This post is not going to be about the tragic love story between Jeanne and Amedeo Modigliani (who wants to read about it, click here). This post is going to be about Jeanne the artist.
Jeanne committed suicide at the age of 21. As Christie’s Paris specialist in Impressionist and Modern Art Valerie Dieder Hess said, “there are only around 25 Hébuterne paintings in the world. She died so young, before she could establish any kind of reputation as a painter.”
Hébuterne displayed a gift for drawing already at a young age. She did numerous pencil drawings, watercolors and gouaches, but she never dated them. Her parents allowed her to study at the Académie Colarossi in Paris and it was there that she met Modigliani, 14 years her senior.
At the beginning her style was closer to the Fauves and the Nabis group than to Modigliani. Certainly he exerted influence on her, especially that they worked on the same models, but Jeanne was more attentive to the interiors in which she portrayed her sitters and was definitely more experimental than he. In addition to portraits, she painted landscapes, looking out to the courtyard from her studio window, as well as still lifes, which were both done in a style reminiscent of Bonnard and Vuillard.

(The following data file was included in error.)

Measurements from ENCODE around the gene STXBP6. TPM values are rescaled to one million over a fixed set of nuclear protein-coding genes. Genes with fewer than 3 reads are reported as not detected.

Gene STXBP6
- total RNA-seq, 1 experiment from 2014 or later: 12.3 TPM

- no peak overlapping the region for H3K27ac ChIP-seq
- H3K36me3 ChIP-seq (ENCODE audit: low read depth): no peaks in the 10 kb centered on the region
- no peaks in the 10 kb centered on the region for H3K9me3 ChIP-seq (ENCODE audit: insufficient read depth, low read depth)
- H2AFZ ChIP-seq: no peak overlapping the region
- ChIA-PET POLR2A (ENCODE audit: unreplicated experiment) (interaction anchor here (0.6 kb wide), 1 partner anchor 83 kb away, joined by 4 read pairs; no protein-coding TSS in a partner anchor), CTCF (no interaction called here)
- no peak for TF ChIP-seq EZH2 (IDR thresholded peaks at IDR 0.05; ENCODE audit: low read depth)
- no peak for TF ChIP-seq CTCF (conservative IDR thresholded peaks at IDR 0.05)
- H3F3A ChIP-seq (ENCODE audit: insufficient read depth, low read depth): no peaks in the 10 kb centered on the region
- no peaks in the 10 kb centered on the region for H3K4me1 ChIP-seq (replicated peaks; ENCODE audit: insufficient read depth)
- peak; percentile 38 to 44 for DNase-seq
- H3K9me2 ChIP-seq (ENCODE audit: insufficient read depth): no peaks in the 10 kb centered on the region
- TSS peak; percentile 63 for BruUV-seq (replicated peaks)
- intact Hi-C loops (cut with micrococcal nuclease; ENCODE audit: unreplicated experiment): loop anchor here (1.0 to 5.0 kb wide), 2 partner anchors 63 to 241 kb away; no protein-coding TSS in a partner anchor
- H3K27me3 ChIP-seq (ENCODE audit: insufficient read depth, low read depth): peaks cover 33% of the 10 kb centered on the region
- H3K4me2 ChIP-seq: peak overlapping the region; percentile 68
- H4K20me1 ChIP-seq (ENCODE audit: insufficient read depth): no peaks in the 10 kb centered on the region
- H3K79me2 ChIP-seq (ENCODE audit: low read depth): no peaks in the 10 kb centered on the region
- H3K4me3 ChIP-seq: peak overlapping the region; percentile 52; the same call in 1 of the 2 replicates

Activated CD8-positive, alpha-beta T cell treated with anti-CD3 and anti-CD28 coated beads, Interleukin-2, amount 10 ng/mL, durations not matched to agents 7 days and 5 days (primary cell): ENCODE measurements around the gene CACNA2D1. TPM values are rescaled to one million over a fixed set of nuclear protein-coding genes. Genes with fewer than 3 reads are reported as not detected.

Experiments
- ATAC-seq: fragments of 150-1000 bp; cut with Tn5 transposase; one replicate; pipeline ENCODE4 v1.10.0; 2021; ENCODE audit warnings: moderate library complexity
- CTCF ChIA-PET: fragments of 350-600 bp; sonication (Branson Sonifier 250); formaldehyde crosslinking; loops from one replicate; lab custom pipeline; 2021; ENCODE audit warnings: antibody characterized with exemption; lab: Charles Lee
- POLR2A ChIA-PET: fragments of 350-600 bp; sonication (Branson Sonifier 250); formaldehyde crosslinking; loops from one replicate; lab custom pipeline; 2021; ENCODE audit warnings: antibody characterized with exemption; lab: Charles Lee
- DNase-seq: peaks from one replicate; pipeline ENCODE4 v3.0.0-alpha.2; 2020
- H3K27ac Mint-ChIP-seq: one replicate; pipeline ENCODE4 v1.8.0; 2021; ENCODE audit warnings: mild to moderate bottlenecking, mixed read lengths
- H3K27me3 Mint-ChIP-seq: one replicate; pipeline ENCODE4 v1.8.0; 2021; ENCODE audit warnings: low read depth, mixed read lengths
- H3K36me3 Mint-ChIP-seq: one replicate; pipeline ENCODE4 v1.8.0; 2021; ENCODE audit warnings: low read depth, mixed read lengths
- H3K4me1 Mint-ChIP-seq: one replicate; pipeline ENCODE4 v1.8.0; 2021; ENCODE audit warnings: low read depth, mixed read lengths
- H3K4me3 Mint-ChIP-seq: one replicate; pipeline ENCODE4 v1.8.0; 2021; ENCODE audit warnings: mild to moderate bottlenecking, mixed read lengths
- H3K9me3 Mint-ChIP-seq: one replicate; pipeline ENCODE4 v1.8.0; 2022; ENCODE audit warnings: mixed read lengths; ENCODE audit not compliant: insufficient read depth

Some of her works are executed in exquisite Art Deco style, but as previously with drawings, none of them signed. She never exhibited nor ever had any contract with an art dealer (although Leopold Zborowski, the primary art dealer of Modigliani was their friend). Did Modigliani appreciate Jeanne’s talent? Hopefully, although he was known as an extremely ruthless critic.
Although there are very few paintings and hence it’s quite difficult to prize them when at auction, the first self-portrait from the top, in which Jeanne is wearing a kimono which she had probably sewn herself, was sold for €247,500 on 18 October 2018 at Christie’s in Paris.